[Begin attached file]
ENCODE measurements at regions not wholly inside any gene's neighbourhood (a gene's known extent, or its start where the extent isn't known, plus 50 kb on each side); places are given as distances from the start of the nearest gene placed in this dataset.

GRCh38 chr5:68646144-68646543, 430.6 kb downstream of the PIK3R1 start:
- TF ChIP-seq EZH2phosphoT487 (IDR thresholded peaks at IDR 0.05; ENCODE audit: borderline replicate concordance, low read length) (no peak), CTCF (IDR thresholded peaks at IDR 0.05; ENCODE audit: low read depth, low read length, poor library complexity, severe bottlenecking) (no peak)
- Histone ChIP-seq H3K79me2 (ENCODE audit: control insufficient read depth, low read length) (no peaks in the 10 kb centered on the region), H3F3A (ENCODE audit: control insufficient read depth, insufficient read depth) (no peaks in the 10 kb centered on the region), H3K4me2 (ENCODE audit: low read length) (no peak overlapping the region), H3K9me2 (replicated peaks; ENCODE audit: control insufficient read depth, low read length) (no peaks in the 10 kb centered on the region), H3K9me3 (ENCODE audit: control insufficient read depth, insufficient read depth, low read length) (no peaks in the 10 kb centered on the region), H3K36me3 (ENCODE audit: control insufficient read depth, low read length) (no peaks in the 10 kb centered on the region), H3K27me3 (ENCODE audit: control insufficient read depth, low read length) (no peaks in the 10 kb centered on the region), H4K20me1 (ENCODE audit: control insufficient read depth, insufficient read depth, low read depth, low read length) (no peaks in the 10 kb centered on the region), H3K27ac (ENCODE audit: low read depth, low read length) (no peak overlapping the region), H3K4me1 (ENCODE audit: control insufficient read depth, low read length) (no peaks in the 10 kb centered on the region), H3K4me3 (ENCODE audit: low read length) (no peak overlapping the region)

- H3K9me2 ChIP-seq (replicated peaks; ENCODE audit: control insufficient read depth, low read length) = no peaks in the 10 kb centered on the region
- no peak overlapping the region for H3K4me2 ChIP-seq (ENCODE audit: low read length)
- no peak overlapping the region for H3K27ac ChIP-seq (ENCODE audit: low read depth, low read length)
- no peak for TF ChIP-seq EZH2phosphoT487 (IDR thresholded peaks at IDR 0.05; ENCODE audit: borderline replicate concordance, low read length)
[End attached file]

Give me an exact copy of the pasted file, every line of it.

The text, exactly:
ENCODE measurements at regions not wholly inside any gene's neighbourhood (a gene's known extent, or its start where the extent isn't known, plus 50 kb on each side); places are given as distances from the start of the nearest gene placed in this dataset.

GRCh38 chr5:68646144-68646543, 430.6 kb downstream of the PIK3R1 start:
- TF ChIP-seq EZH2phosphoT487 (IDR thresholded peaks at IDR 0.05; ENCODE audit: borderline replicate concordance, low read length) (no peak), CTCF (IDR thresholded peaks at IDR 0.05; ENCODE audit: low read depth, low read length, poor library complexity, severe bottlenecking) (no peak)
- Histone ChIP-seq H3K79me2 (ENCODE audit: control insufficient read depth, low read length) (no peaks in the 10 kb centered on the region), H3F3A (ENCODE audit: control insufficient read depth, insufficient read depth) (no peaks in the 10 kb centered on the region), H3K4me2 (ENCODE audit: low read length) (no peak overlapping the region), H3K9me2 (replicated peaks; ENCODE audit: control insufficient read depth, low read length) (no peaks in the 10 kb centered on the region), H3K9me3 (ENCODE audit: control insufficient read depth, insufficient read depth, low read length) (no peaks in the 10 kb centered on the region), H3K36me3 (ENCODE audit: control insufficient read depth, low read length) (no peaks in the 10 kb centered on the region), H3K27me3 (ENCODE audit: control insufficient read depth, low read length) (no peaks in the 10 kb centered on the region), H4K20me1 (ENCODE audit: control insufficient read depth, insufficient read depth, low read depth, low read length) (no peaks in the 10 kb centered on the region), H3K27ac (ENCODE audit: low read depth, low read length) (no peak overlapping the region), H3K4me1 (ENCODE audit: control insufficient read depth, low read length) (no peaks in the 10 kb centered on the region), H3K4me3 (ENCODE audit: low read length) (no peak overlapping the region)

- H3K9me2 ChIP-seq (replicated peaks; ENCODE audit: control insufficient read depth, low read length) = no peaks in the 10 kb centered on the region
- no peak overlapping the region for H3K4me2 ChIP-seq (ENCODE audit: low read length)
- no peak overlapping the region for H3K27ac ChIP-seq (ENCODE audit: low read depth, low read length)
- no peak for TF ChIP-seq EZH2phosphoT487 (IDR thresholded peaks at IDR 0.05; ENCODE audit: borderline replicate concordance, low read length)